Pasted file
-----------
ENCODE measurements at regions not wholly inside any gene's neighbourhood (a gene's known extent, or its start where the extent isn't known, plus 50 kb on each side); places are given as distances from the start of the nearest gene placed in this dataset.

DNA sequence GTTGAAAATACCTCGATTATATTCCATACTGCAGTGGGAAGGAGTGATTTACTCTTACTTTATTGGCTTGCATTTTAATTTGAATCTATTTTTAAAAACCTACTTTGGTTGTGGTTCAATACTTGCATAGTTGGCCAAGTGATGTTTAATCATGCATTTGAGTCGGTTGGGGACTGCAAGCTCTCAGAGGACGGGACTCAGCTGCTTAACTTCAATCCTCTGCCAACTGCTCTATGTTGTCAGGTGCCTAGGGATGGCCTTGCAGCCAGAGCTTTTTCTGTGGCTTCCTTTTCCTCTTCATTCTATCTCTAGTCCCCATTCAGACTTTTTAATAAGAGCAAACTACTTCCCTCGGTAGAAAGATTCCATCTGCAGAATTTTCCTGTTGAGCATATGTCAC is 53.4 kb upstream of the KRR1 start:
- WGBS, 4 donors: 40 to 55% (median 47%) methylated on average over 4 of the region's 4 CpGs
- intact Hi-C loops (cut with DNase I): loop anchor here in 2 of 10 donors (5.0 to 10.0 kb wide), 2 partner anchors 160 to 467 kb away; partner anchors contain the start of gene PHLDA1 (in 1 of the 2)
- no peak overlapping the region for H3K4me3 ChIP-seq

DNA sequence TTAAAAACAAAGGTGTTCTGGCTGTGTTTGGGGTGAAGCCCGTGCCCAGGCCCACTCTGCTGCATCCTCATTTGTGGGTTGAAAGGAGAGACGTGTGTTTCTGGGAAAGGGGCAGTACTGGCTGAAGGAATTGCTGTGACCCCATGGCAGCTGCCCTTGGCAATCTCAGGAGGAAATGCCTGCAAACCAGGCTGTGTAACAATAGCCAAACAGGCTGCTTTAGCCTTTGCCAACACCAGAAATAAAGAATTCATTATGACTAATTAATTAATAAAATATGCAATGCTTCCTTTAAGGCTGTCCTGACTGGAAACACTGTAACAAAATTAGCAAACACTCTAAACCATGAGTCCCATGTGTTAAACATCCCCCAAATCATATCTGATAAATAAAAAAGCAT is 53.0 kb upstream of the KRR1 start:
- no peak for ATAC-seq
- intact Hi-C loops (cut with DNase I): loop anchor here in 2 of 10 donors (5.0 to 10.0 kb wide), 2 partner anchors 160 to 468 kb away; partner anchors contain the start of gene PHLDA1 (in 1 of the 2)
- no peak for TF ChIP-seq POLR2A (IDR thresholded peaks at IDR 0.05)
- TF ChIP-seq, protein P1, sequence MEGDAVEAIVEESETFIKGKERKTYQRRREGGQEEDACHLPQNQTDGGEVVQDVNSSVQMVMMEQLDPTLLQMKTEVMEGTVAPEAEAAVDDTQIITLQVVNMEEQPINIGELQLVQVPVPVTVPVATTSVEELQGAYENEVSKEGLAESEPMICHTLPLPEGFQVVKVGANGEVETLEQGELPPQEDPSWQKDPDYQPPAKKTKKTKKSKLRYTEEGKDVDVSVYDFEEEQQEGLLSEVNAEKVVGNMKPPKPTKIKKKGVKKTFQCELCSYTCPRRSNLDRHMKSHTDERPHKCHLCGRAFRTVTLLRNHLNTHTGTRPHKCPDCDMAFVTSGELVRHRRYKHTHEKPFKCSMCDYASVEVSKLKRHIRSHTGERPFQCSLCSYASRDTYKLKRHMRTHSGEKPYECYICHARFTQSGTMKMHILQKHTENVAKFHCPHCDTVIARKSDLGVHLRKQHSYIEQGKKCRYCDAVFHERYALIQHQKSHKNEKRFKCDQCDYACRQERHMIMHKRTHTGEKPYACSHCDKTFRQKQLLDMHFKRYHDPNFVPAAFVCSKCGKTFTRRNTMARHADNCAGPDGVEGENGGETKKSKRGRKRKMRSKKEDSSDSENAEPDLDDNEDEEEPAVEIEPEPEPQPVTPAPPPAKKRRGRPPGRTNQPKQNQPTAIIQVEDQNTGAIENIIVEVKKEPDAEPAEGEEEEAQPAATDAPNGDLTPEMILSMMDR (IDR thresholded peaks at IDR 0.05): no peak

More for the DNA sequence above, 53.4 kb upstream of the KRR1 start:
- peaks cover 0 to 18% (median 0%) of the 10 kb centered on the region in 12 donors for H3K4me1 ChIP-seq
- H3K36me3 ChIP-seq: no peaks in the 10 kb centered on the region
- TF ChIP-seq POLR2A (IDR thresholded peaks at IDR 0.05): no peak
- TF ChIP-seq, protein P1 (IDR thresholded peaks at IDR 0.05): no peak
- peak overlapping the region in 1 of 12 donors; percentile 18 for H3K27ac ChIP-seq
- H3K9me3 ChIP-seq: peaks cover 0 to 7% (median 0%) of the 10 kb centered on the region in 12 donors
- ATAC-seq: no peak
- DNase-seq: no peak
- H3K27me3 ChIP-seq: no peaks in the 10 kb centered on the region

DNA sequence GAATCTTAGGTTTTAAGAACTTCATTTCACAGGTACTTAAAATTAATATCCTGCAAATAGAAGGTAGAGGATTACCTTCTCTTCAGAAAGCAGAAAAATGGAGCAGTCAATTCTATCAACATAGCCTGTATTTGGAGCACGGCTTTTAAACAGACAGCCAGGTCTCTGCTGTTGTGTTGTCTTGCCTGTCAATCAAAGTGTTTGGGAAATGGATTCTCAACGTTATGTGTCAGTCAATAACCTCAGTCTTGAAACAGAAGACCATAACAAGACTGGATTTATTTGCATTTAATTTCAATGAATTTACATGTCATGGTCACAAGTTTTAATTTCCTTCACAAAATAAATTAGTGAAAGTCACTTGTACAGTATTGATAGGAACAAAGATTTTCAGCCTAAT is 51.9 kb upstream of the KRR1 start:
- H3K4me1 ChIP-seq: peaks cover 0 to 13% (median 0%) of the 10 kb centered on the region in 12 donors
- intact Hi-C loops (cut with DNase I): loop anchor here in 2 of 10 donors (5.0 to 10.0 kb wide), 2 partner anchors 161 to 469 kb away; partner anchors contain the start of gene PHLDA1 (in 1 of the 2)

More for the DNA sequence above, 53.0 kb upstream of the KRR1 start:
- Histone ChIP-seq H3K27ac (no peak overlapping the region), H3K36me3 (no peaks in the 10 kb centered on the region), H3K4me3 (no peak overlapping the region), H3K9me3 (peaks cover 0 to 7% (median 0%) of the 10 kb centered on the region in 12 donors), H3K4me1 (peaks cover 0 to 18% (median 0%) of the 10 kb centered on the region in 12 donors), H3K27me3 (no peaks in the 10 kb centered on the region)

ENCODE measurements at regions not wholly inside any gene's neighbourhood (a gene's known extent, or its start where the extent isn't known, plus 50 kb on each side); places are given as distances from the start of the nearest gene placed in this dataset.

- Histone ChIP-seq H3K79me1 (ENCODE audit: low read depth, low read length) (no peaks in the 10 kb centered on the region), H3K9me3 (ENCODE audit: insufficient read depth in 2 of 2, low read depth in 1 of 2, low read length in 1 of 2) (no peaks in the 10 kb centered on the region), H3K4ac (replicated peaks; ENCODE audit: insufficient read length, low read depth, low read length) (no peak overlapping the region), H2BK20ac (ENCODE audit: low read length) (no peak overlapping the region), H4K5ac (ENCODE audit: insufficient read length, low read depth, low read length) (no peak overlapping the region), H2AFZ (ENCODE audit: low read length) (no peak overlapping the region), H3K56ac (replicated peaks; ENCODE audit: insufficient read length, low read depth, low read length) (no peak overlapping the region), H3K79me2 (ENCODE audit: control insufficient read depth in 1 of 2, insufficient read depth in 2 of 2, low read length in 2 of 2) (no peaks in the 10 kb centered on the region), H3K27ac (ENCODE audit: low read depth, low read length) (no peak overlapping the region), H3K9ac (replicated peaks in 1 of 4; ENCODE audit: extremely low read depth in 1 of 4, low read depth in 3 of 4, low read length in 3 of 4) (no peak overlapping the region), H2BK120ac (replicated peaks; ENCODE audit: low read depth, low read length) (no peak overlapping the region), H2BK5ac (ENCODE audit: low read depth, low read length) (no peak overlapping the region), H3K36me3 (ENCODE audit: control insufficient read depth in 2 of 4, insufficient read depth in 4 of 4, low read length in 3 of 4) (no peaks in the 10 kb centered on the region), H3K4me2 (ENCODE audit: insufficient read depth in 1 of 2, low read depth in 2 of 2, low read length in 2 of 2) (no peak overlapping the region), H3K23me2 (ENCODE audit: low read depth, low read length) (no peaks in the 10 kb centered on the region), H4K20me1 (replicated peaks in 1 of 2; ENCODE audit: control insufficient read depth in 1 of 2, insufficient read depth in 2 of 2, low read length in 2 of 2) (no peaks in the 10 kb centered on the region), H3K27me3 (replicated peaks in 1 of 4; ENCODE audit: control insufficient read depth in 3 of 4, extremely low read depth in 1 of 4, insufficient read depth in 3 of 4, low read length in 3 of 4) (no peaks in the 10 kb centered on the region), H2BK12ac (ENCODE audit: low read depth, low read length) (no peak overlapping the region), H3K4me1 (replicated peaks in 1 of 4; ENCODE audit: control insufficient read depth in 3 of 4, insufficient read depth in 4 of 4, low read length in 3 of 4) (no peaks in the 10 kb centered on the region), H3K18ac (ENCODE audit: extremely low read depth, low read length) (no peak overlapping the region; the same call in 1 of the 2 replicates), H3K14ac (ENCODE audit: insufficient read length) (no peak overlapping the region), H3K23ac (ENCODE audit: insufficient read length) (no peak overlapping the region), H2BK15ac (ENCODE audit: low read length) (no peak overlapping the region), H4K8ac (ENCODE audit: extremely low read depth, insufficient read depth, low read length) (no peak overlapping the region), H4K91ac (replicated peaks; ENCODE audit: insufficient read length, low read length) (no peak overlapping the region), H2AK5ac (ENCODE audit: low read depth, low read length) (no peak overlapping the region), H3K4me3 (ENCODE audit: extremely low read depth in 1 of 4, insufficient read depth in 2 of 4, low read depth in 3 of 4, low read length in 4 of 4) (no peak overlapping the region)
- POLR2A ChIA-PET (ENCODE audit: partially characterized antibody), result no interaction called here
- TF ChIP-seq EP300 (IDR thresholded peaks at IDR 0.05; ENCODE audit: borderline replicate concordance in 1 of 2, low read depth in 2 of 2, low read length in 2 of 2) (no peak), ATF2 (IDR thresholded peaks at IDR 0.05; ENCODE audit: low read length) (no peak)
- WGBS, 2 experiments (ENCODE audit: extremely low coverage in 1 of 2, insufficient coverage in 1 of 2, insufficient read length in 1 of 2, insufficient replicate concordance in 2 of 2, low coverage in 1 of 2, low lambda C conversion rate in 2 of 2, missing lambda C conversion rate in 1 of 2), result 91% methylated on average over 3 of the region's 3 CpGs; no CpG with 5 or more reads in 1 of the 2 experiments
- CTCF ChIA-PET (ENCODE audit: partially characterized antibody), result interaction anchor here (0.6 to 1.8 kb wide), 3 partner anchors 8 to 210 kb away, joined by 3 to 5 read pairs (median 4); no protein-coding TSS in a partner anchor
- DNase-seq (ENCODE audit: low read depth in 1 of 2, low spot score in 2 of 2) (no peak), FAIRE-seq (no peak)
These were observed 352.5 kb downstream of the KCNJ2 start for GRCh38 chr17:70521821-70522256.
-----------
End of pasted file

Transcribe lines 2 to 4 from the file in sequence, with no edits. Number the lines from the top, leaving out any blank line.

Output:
DNA sequence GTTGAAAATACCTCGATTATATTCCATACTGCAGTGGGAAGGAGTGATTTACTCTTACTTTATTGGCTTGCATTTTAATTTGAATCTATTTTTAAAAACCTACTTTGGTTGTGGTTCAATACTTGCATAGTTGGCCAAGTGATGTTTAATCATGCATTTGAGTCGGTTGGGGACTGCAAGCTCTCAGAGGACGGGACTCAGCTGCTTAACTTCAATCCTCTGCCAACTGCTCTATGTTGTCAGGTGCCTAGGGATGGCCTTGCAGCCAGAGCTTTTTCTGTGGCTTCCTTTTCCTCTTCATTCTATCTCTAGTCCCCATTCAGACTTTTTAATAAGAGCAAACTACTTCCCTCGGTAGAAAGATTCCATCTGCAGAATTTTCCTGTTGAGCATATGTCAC is 53.4 kb upstream of the KRR1 start:
- WGBS, 4 donors: 40 to 55% (median 47%) methylated on average over 4 of the region's 4 CpGs
- intact Hi-C loops (cut with DNase I): loop anchor here in 2 of 10 donors (5.0 to 10.0 kb wide), 2 partner anchors 160 to 467 kb away; partner anchors contain the start of gene PHLDA1 (in 1 of the 2)